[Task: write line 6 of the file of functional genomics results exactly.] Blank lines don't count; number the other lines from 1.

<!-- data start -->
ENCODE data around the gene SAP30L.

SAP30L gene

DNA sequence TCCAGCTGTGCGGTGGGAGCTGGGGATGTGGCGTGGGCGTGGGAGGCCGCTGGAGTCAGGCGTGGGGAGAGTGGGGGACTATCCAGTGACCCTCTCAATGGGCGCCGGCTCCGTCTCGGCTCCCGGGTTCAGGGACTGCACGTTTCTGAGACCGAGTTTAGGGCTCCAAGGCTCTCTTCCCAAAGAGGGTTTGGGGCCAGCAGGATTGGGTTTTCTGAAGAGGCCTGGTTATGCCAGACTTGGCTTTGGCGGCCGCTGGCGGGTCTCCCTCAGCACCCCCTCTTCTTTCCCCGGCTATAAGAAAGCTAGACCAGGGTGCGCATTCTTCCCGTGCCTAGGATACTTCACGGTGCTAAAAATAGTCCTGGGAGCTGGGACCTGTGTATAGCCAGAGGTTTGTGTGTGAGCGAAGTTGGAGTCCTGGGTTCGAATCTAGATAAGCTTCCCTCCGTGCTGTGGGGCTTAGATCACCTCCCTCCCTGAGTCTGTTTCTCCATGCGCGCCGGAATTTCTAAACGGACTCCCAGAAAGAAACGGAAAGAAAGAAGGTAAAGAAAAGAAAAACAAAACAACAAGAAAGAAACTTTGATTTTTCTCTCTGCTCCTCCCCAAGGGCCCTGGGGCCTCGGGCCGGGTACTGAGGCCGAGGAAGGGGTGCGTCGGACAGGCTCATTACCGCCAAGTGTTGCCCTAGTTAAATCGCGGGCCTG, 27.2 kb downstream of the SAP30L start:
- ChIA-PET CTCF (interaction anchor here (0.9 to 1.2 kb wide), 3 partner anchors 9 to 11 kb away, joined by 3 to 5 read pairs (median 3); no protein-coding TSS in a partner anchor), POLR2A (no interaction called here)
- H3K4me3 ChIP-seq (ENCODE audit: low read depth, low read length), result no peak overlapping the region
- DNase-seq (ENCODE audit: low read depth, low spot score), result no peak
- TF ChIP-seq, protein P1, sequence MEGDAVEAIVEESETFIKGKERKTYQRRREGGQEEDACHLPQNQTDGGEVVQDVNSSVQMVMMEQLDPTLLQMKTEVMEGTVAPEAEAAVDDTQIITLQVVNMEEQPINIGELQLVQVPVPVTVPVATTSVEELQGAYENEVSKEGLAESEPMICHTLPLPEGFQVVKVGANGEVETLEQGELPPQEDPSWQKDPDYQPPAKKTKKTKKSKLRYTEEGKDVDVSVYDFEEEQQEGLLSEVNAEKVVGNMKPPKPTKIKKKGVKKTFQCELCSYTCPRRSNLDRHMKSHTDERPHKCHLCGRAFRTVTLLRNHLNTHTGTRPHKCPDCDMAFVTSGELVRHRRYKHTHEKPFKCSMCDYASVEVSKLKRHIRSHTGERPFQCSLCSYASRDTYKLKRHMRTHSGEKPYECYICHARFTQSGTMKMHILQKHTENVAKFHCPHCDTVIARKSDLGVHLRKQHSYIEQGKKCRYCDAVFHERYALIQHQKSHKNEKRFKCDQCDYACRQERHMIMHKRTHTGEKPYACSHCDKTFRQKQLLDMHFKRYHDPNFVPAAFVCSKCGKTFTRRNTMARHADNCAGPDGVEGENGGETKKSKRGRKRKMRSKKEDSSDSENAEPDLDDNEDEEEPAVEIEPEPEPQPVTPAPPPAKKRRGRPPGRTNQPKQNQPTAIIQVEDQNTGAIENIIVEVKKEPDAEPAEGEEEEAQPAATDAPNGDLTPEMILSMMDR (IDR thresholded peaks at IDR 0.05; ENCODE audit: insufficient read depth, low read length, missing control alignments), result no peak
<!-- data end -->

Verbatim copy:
- DNase-seq (ENCODE audit: low read depth, low spot score), result no peak